Domain names are subject to both trademark law and the ICANN Uniform Domain-Name Dispute-Resolution Policy (UDRP).
Cybersquatting is the act of registering or using a domain name in bad faith with the intent to profit from the goodwill of a trademark belonging to someone else. It is a violation of the Anticybersquatting Consumer Protection Act to do so.
UDRP arbitrators have consistently ruled that simply adding geographic descriptors (i.e. WeBuyHouses-Dallas-TX.com) or slight modifications to the trademark (e.g. webuyhouseslocal.com) may be trademark violations and can constitute cybersquatting.
Most consumers believe that for companies, the domain name itself is the name of the company. And in most cases this is true (amazon.com, ibm.com, ebay.com, etc).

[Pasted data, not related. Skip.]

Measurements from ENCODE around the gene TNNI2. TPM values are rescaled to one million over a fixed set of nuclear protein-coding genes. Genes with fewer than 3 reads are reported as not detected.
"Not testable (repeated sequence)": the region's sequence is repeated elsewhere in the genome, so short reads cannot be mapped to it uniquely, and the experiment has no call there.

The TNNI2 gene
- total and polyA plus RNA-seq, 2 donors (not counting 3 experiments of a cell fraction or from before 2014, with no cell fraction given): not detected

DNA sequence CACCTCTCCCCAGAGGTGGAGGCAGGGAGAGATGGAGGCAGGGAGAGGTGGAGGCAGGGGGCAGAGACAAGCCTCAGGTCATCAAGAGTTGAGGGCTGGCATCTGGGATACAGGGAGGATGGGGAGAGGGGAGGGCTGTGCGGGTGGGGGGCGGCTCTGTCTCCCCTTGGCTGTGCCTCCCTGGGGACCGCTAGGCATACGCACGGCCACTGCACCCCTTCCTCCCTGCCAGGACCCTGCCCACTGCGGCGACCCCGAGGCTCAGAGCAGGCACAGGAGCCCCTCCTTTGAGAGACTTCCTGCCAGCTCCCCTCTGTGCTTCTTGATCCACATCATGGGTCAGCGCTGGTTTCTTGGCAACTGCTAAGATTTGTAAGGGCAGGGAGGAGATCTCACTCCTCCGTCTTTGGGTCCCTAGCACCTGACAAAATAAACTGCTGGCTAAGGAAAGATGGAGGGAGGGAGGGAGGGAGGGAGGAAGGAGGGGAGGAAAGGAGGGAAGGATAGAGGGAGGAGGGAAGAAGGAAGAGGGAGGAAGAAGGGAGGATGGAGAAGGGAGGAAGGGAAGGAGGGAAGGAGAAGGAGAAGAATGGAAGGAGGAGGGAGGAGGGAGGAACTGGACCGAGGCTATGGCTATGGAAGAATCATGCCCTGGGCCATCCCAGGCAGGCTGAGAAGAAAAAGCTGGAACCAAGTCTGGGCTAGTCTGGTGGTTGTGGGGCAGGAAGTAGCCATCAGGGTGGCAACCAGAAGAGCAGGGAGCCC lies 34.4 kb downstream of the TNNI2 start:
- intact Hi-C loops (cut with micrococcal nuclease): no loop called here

However – unscrupulous companies or individuals may register domain names confusingly similar to that of a more well-known company in the hopes of tricking consumers into doing business with them instead of the more well-known company they were looking for. This practice is generally centered around using search engine optimization to trick consumers and is a violation of both U.S. Trademark Law and the terms of service when registering a domain name.